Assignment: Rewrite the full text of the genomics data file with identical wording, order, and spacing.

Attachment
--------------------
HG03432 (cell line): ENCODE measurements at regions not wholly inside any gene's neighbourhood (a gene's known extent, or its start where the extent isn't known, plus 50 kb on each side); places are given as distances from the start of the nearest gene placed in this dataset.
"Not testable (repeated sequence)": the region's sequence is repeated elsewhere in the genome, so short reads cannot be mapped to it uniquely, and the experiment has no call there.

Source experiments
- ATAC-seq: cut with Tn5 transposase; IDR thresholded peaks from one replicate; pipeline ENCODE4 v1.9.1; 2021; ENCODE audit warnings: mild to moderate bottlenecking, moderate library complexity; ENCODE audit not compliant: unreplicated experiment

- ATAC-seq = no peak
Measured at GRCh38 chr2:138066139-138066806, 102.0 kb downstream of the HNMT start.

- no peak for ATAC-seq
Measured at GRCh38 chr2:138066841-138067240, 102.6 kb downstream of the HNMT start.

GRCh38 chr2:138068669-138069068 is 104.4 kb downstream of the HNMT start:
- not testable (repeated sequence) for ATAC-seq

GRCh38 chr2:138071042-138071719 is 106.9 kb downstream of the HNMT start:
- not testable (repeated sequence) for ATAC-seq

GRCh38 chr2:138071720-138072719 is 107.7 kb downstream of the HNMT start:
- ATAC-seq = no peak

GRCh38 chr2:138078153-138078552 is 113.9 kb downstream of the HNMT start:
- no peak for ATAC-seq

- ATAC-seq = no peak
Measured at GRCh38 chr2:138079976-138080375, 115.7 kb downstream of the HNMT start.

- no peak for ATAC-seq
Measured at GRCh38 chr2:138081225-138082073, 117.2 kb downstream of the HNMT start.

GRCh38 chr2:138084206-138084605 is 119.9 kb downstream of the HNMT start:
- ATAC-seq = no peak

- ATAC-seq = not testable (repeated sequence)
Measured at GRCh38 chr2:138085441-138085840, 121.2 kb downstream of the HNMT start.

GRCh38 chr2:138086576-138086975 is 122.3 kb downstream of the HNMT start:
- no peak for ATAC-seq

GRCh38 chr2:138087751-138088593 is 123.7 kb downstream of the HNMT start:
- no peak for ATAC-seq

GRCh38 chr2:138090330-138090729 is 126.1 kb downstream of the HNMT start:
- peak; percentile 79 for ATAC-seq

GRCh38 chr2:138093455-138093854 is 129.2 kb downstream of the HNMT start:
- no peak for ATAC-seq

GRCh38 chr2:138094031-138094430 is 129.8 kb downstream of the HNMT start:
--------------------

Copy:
HG03432 (cell line): ENCODE measurements at regions not wholly inside any gene's neighbourhood (a gene's known extent, or its start where the extent isn't known, plus 50 kb on each side); places are given as distances from the start of the nearest gene placed in this dataset.
"Not testable (repeated sequence)": the region's sequence is repeated elsewhere in the genome, so short reads cannot be mapped to it uniquely, and the experiment has no call there.

Source experiments
- ATAC-seq: cut with Tn5 transposase; IDR thresholded peaks from one replicate; pipeline ENCODE4 v1.9.1; 2021; ENCODE audit warnings: mild to moderate bottlenecking, moderate library complexity; ENCODE audit not compliant: unreplicated experiment

- ATAC-seq = no peak
Measured at GRCh38 chr2:138066139-138066806, 102.0 kb downstream of the HNMT start.

- no peak for ATAC-seq
Measured at GRCh38 chr2:138066841-138067240, 102.6 kb downstream of the HNMT start.

GRCh38 chr2:138068669-138069068 is 104.4 kb downstream of the HNMT start:
- not testable (repeated sequence) for ATAC-seq

GRCh38 chr2:138071042-138071719 is 106.9 kb downstream of the HNMT start:
- not testable (repeated sequence) for ATAC-seq

GRCh38 chr2:138071720-138072719 is 107.7 kb downstream of the HNMT start:
- ATAC-seq = no peak

GRCh38 chr2:138078153-138078552 is 113.9 kb downstream of the HNMT start:
- no peak for ATAC-seq

- ATAC-seq = no peak
Measured at GRCh38 chr2:138079976-138080375, 115.7 kb downstream of the HNMT start.

- no peak for ATAC-seq
Measured at GRCh38 chr2:138081225-138082073, 117.2 kb downstream of the HNMT start.

GRCh38 chr2:138084206-138084605 is 119.9 kb downstream of the HNMT start:
- ATAC-seq = no peak

- ATAC-seq = not testable (repeated sequence)
Measured at GRCh38 chr2:138085441-138085840, 121.2 kb downstream of the HNMT start.

GRCh38 chr2:138086576-138086975 is 122.3 kb downstream of the HNMT start:
- no peak for ATAC-seq

GRCh38 chr2:138087751-138088593 is 123.7 kb downstream of the HNMT start:
- no peak for ATAC-seq

GRCh38 chr2:138090330-138090729 is 126.1 kb downstream of the HNMT start:
- peak; percentile 79 for ATAC-seq

GRCh38 chr2:138093455-138093854 is 129.2 kb downstream of the HNMT start:
- no peak for ATAC-seq

GRCh38 chr2:138094031-138094430 is 129.8 kb downstream of the HNMT start: